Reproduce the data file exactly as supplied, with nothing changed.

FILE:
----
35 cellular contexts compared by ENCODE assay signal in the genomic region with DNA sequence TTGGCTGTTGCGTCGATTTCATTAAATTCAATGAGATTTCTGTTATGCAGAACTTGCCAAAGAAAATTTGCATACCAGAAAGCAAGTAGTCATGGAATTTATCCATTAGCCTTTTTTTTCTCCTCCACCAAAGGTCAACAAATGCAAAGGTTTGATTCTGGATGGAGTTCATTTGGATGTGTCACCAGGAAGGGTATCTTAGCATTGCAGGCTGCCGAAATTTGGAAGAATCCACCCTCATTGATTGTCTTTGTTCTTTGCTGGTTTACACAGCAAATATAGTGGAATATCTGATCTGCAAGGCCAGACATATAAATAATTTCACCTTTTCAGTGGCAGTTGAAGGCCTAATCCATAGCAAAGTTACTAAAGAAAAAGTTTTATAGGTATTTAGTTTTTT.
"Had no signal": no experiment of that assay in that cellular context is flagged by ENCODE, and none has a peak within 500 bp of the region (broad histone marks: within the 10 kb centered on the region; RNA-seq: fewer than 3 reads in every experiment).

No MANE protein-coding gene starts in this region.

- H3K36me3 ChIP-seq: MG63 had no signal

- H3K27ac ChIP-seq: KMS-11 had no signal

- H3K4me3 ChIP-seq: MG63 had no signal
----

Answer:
35 cellular contexts compared by ENCODE assay signal in the genomic region with DNA sequence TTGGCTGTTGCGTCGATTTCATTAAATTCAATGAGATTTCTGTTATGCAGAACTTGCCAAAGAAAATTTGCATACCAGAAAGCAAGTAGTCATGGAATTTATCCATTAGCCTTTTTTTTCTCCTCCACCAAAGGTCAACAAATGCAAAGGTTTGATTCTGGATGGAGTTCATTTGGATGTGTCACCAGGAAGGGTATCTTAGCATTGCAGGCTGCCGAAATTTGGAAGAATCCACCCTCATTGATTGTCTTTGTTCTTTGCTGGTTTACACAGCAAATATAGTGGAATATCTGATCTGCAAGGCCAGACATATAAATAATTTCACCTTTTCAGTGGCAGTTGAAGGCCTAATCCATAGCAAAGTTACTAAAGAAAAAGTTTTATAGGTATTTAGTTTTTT.
"Had no signal": no experiment of that assay in that cellular context is flagged by ENCODE, and none has a peak within 500 bp of the region (broad histone marks: within the 10 kb centered on the region; RNA-seq: fewer than 3 reads in every experiment).

No MANE protein-coding gene starts in this region.

- H3K36me3 ChIP-seq: MG63 had no signal

- H3K27ac ChIP-seq: KMS-11 had no signal

- H3K4me3 ChIP-seq: MG63 had no signal